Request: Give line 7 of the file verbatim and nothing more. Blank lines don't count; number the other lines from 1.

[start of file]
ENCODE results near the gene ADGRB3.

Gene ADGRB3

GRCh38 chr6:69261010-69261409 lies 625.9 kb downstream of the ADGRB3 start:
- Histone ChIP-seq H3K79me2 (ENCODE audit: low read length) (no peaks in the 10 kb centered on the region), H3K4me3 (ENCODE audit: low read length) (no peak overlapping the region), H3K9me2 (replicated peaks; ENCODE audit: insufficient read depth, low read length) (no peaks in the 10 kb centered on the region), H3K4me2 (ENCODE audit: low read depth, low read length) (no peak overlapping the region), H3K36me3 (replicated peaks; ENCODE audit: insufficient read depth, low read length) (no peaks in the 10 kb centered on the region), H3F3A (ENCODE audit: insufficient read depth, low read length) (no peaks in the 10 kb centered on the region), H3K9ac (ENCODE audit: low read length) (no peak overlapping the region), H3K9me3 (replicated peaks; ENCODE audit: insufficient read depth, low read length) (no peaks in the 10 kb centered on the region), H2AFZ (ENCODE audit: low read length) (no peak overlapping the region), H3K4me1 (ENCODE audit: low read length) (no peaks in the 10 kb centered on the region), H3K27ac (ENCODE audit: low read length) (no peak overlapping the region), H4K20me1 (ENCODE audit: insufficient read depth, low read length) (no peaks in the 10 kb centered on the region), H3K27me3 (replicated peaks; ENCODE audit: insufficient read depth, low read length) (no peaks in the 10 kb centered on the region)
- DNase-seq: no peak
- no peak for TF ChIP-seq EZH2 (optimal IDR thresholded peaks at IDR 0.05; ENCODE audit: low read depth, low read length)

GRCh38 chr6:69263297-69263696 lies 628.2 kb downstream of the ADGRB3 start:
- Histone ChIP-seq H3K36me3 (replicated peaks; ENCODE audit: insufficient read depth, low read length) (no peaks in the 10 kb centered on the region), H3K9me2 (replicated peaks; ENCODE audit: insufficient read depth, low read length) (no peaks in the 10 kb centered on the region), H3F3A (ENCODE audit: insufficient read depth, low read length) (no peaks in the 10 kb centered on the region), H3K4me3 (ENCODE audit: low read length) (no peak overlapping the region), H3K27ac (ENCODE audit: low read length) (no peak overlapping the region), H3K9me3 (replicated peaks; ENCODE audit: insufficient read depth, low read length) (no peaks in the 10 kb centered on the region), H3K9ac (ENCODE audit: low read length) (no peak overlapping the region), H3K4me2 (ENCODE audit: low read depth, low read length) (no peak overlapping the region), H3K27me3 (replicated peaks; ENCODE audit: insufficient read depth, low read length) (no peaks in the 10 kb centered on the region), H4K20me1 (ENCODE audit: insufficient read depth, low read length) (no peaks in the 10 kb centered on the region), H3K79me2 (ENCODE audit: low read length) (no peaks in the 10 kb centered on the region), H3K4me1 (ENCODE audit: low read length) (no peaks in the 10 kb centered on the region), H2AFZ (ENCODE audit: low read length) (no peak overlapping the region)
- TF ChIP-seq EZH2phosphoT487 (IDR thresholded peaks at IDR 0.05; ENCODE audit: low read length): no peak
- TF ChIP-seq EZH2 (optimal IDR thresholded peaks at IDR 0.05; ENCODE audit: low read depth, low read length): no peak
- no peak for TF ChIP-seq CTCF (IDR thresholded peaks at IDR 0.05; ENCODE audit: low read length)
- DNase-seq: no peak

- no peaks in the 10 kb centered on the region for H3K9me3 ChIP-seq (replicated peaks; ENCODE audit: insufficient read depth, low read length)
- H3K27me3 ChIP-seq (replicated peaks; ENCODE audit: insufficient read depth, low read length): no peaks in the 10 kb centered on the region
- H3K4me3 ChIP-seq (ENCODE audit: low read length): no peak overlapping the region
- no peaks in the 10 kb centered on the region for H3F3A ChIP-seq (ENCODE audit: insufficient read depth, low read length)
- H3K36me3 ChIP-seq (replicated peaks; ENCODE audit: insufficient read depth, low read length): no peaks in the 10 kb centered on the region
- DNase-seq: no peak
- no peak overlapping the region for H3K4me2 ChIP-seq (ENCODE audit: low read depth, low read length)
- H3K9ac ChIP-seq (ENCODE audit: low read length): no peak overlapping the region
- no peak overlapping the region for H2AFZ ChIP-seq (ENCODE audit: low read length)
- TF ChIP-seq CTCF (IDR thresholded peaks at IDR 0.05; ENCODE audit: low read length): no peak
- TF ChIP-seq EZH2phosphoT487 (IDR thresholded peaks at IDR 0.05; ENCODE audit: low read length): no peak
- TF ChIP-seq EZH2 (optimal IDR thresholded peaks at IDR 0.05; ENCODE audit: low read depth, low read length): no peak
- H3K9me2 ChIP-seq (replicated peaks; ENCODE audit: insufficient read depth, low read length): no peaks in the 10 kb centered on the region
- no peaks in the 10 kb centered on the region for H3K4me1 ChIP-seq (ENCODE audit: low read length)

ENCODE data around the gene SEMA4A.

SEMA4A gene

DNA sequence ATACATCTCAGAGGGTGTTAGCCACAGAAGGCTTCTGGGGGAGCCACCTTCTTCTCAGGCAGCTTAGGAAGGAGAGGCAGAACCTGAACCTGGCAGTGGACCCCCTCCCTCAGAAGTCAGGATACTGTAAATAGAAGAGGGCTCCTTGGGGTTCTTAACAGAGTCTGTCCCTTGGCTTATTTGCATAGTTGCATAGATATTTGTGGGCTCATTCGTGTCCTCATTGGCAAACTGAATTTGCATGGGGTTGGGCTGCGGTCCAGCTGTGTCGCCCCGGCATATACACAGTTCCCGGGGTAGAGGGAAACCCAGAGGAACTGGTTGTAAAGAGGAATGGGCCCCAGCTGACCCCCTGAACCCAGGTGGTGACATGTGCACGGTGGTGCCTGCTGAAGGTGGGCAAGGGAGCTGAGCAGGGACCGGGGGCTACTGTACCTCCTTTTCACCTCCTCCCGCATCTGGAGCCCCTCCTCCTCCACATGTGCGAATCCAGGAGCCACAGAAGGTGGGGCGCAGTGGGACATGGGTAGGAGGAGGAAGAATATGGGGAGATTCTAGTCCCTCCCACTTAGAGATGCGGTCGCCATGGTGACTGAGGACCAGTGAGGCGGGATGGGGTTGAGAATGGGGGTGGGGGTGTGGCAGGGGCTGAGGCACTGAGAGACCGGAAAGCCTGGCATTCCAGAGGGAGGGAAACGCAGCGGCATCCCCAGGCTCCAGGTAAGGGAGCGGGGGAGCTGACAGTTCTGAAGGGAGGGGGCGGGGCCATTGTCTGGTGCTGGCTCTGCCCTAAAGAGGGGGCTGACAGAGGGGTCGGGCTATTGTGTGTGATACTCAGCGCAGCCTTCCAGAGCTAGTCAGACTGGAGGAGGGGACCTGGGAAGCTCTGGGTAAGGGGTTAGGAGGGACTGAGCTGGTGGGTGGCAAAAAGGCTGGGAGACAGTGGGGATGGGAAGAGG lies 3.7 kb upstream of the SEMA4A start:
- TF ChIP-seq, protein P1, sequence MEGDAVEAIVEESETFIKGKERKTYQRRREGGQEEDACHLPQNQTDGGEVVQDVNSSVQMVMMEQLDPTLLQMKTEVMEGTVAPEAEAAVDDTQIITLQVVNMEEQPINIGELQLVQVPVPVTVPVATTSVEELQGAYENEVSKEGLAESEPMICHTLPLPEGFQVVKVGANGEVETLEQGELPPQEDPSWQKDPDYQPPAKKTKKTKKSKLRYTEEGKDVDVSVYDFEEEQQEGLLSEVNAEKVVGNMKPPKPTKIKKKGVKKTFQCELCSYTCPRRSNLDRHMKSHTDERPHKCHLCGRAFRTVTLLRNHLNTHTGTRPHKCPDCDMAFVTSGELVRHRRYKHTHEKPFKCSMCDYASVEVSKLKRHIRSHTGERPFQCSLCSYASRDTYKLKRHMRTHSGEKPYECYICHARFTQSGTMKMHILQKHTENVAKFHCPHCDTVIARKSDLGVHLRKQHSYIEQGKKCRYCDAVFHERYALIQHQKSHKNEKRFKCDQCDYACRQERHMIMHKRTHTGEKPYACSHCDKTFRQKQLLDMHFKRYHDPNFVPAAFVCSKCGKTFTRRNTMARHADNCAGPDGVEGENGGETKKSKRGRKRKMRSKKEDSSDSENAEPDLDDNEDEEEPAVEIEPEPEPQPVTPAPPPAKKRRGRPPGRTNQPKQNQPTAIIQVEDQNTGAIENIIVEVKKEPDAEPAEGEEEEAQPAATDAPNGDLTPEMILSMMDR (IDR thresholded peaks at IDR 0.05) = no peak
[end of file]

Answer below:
GRCh38 chr6:69263297-69263696 lies 628.2 kb downstream of the ADGRB3 start: